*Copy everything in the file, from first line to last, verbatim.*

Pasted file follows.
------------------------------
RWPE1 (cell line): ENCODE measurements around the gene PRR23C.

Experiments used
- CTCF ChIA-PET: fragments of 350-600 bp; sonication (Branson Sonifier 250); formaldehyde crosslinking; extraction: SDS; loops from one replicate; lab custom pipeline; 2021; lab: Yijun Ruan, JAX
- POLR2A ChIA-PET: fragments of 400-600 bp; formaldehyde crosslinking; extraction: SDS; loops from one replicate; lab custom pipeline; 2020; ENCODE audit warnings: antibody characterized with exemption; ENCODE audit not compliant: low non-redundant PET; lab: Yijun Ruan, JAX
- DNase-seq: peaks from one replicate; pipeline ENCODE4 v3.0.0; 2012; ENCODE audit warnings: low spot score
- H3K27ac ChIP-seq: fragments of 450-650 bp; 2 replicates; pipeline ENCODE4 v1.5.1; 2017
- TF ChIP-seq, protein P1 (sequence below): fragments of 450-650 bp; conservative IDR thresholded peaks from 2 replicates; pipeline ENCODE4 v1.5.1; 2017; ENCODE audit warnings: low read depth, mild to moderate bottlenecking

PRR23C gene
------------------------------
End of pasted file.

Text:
RWPE1 (cell line): ENCODE measurements around the gene PRR23C.

Experiments used
- CTCF ChIA-PET: fragments of 350-600 bp; sonication (Branson Sonifier 250); formaldehyde crosslinking; extraction: SDS; loops from one replicate; lab custom pipeline; 2021; lab: Yijun Ruan, JAX
- POLR2A ChIA-PET: fragments of 400-600 bp; formaldehyde crosslinking; extraction: SDS; loops from one replicate; lab custom pipeline; 2020; ENCODE audit warnings: antibody characterized with exemption; ENCODE audit not compliant: low non-redundant PET; lab: Yijun Ruan, JAX
- DNase-seq: peaks from one replicate; pipeline ENCODE4 v3.0.0; 2012; ENCODE audit warnings: low spot score
- H3K27ac ChIP-seq: fragments of 450-650 bp; 2 replicates; pipeline ENCODE4 v1.5.1; 2017
- TF ChIP-seq, protein P1 (sequence below): fragments of 450-650 bp; conservative IDR thresholded peaks from 2 replicates; pipeline ENCODE4 v1.5.1; 2017; ENCODE audit warnings: low read depth, mild to moderate bottlenecking

PRR23C gene